Automated physician scheduling software can do many things such as save you time, help you generate consistent results, and provide transparency of the process. But software has never solved in-house political problems or replaced the leadership of a seasoned on-call scheduler making an educated judgment call.
Some schedulers get so excited about the possibilities envisioned with their new scheduling software, they forget it remains a tool; it is not artificial intelligence. Usually, three things begin to happen . . .
Three traps of dissatisfaction eager schedulers tend to fall into:
1. Perfect is when “all the Doctors are happy”, really? This is the ultimate desire, and is often expressed. However, it is also often impractical. The irony is that while “perfect” may exist as a concept that keeps us trying to make the schedule better, anything we judge as “perfect” changes after a cooling-off period. This is why we can judge something perfect one day, and flawed the next day without making a single change. The only thing that actually changed was our ability to judge the quality objectively.
A “good” on-call schedule, created in a documented manner by a consistent scheduler, who understands why the schedule “looks like that” because he/she uses a repeatable process … may be more valuable than having a “perfect” on-call schedule one month out of the year, and disaster the rest.
2. Too many conditional rules chained together actually hinder getting the physician on-call schedule out due to all of the various constraints. This is especially true if the rules are in flux or “designed by committee”.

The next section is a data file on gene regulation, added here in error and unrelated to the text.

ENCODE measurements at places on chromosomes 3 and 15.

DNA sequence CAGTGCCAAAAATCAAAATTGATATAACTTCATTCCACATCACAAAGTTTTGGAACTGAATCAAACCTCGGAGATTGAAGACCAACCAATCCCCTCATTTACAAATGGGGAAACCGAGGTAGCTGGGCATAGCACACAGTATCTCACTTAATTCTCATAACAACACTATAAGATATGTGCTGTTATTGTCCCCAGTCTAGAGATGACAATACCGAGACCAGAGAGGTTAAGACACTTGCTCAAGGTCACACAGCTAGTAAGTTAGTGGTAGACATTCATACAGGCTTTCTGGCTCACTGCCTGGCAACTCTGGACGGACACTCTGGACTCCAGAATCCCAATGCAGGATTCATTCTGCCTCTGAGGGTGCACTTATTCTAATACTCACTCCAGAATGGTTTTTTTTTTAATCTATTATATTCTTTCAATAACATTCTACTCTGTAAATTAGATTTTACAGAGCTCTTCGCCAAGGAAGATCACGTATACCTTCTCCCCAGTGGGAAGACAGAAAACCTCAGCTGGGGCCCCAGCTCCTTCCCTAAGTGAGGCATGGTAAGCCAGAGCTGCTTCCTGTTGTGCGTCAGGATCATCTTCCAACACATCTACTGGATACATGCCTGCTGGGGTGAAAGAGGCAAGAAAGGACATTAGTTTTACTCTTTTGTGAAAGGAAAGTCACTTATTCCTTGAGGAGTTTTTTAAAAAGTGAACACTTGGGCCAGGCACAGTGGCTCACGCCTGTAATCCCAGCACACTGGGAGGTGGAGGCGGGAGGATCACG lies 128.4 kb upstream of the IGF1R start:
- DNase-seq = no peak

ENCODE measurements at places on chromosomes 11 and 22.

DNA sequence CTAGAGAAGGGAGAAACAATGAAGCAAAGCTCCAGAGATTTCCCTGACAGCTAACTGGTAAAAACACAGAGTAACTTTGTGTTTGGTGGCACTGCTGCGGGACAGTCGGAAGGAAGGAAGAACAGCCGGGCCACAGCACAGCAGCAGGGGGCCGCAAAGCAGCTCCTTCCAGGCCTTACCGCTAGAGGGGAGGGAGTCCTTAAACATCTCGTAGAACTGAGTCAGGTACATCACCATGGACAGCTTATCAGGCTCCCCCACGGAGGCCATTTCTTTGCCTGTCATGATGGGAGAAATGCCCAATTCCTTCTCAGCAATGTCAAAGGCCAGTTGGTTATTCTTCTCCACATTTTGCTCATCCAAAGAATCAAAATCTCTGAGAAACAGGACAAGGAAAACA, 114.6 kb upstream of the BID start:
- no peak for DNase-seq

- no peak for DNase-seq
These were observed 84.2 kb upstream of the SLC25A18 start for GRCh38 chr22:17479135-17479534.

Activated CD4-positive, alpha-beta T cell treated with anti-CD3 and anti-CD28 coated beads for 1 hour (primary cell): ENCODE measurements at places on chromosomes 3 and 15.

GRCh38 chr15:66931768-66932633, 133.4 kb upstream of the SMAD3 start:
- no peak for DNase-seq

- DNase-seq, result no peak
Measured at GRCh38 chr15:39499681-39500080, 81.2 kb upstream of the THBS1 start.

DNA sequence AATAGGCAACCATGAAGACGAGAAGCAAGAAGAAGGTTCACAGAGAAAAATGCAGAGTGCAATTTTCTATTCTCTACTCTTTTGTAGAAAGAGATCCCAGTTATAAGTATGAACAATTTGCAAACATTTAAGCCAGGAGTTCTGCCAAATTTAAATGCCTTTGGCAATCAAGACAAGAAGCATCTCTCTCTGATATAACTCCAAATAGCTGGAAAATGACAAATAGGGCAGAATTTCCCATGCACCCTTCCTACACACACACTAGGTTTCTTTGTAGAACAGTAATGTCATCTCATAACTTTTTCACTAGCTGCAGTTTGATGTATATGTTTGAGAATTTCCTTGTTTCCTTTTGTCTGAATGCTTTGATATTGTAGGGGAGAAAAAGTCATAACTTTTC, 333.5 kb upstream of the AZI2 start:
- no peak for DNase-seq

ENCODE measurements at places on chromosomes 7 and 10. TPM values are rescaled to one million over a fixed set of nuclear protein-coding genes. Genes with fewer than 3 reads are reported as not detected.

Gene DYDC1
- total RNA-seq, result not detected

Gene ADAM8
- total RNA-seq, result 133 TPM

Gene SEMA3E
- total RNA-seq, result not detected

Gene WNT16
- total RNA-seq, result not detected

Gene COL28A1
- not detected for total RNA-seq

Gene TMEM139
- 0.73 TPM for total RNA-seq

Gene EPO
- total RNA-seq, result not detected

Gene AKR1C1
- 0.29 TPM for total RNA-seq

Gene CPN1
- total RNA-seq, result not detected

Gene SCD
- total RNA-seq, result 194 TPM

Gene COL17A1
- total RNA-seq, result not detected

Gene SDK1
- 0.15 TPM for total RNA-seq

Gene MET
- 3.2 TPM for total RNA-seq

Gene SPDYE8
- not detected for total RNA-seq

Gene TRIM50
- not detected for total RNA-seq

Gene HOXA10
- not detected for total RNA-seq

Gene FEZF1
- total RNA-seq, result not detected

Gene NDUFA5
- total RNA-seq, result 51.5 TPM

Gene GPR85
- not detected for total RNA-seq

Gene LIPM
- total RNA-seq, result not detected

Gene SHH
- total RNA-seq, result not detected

Some rules may be in place to avoid “looking stupid” by forgetting something. These are fine for the most part, but when they are there to “cover your ass” for an outlier incident, they also limit flexibility. Document why a rule is being used. Where did it originate? Is the rule for on-call still pertinent? Are you letting Dr. Difficult dictate your scheduling process?
3. If the goal is to generate a reliable, justifiable schedule, then you need the right scheduler, using the proper scheduling software, following the correct process every time. The “correct process” and “every time” seem to be the most difficult pieces. Scope creep (solving a different problem), and a “scheduling team” made up of changing opinions are significant hazards not solved by the on-call scheduling software.
“Good” may be a better goal than absolute perfection for the on-call schedule. The scheduler needs to avoid being trapped in a permanent state of dissatisfaction with every schedule created. He may not need to make it perfect, but make it work. At some point, any changes made no longer make it better really, but just different.
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